With the massive success of the VW Beetle, which was an original designed vehicle that was meant to be reliable and economical, you would think the company would make more experimental vehicles like this. Instead, they’ve played it safe over the years, with winning models like the Golf, Polo, and Passat.
It wasn’t until 2010, when VW decided to shake up the automotive world once again with the launch of its first commercial pickup, the Amarok. Built in a traditional sense with a chassis-mounted body, it offered a single and double cab, which aroused interest from everywhere.
It’s been over a decade now and the Amarok has had enough time to adjust to the pickup truck market. It comes with a respectable 19.2cm, or 7.6in, ground clearance with a 29.5-degree approach angle and an 18-degree departure angle. The overall design of the vehicle is pretty much the same, with halogen headlights and fog lights with static cornering lights.
This being the Territus Trim, there are pronounced black fenders on the wheel arches, which are both functional and aesthetic. In addition to these accessories, 17 ” alloy wheels, coated in black with red calipers, give the vehicle a very demonstrative appearance.
The Amarok is determined to be taken seriously as a pickup. As such, interior design is more about functionality than fashion. Soft plastic is used throughout and the buttons are arranged in a useful fashion.
There’s a 6.33-inch touchscreen in the center, which surprisingly comes with an MP3-compatible CD player, to go with all six speakers. There’s also Bluetooth, Apple Carplay / Android Auto, and voice control, all of which work seamlessly and seamlessly.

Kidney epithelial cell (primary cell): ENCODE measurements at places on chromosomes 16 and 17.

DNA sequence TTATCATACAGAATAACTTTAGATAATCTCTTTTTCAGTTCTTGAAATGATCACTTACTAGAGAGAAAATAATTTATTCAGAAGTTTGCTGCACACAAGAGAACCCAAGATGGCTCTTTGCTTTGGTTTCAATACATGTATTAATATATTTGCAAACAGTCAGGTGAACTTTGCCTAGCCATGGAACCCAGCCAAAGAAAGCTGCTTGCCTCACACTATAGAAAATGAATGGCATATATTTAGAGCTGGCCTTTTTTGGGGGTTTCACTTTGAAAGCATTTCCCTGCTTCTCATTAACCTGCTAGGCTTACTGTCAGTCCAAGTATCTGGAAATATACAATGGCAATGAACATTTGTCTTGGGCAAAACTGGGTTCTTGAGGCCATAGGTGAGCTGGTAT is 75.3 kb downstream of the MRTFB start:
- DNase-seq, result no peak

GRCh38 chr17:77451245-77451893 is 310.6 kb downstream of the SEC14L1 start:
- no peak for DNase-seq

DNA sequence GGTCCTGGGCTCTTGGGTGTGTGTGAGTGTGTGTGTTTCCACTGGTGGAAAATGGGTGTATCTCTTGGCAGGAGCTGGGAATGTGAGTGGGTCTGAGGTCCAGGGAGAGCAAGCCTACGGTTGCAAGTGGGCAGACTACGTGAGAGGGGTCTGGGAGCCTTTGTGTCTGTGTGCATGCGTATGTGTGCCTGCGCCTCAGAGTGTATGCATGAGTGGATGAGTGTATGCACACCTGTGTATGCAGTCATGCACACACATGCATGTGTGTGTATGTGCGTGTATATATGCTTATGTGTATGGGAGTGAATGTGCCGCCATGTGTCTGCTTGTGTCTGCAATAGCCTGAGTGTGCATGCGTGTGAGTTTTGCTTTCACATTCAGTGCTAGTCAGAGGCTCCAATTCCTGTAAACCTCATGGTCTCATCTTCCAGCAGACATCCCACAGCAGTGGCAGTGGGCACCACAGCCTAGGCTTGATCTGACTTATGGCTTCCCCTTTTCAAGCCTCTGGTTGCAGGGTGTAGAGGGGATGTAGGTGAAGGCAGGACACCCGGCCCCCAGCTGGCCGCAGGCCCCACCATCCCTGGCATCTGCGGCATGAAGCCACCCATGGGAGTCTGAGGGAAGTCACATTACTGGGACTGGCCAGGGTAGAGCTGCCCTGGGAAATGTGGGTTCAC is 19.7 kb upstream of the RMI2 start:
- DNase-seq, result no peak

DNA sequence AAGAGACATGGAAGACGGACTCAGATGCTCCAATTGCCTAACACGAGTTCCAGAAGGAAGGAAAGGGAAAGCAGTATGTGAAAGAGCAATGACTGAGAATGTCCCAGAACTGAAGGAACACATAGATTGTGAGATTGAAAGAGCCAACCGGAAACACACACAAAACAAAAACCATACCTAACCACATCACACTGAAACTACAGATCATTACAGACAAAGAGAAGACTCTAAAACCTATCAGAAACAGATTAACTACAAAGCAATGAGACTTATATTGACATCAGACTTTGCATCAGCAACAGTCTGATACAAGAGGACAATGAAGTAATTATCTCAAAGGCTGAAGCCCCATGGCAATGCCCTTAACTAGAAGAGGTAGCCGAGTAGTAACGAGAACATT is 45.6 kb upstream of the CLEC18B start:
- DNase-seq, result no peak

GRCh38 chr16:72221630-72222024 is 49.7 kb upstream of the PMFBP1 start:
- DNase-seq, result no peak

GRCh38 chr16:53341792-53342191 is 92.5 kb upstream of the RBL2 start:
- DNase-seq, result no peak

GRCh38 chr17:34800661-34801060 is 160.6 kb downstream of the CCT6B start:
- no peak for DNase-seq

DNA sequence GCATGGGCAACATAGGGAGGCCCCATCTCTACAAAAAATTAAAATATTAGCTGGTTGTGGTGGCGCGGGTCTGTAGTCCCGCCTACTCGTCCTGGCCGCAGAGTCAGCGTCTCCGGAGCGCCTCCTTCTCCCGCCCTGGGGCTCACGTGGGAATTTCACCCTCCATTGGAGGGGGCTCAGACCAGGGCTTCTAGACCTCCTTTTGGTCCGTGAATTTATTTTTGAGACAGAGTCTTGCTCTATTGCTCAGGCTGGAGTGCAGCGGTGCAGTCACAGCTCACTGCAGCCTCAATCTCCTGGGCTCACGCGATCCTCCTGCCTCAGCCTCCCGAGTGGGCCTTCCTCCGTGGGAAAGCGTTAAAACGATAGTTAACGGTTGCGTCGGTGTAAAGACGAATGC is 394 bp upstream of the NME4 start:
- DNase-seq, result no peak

One of my gripes is that I wish there were more USB ports, as I only found one, meaning you would have to walk with a converter for the “lighter” plug. The vehicle also has sensors for the front and rear bumpers, and the information is displayed on the touchscreen. To be honest, I would have loved a rear view camera. However, these have worked very well and they are more durable.
The telescopic steering wheel helps to find a favorable driving position, as well as all-round visibility.
With the support of engineers at Porsche and Audi, performance was one area the Amarok was not going to lag behind. The 2.0-liter turbo diesel engine is tuned for peak performance, developing 180 hp. The lever can also be moved in sport mode, with the eight-speed transmission being controlled manually. Whether it’s overcoming obstacles or passing someone, the engine takes on the challenge without any sign of a struggle.
And, even though it feels heavy, the body roll is at a minimum, which is very surprising considering its girth. Another advantage is its driving comfort. Even with a leaf spring suspension at the rear, the vehicle behaved more like an SUV. The cabin did not feel constrained by the road conditions, which brought a lot of confidence.
The Amarok has been in this market long enough that buyers know it is here to stay. At first, many people weren’t sure if it was a work pickup or a luxury pickup. However, over time it turned out to be the first.
Price of the tested model: $ 7,795,000
Engine: 2.0L Bi-Turbo Diesel
Torque: 420 nm (310 ft-lbs)
Transmission: 4-wheel drive, 8-speed automatic
Fuel tank: 80L fuel tank
Gas consumption: 9.4 l / 100 km (highway)
Body type: Pick-up
Competition: Toyota Hilux, Nissan Navara, Mitsubishi L200, Ford Ranger
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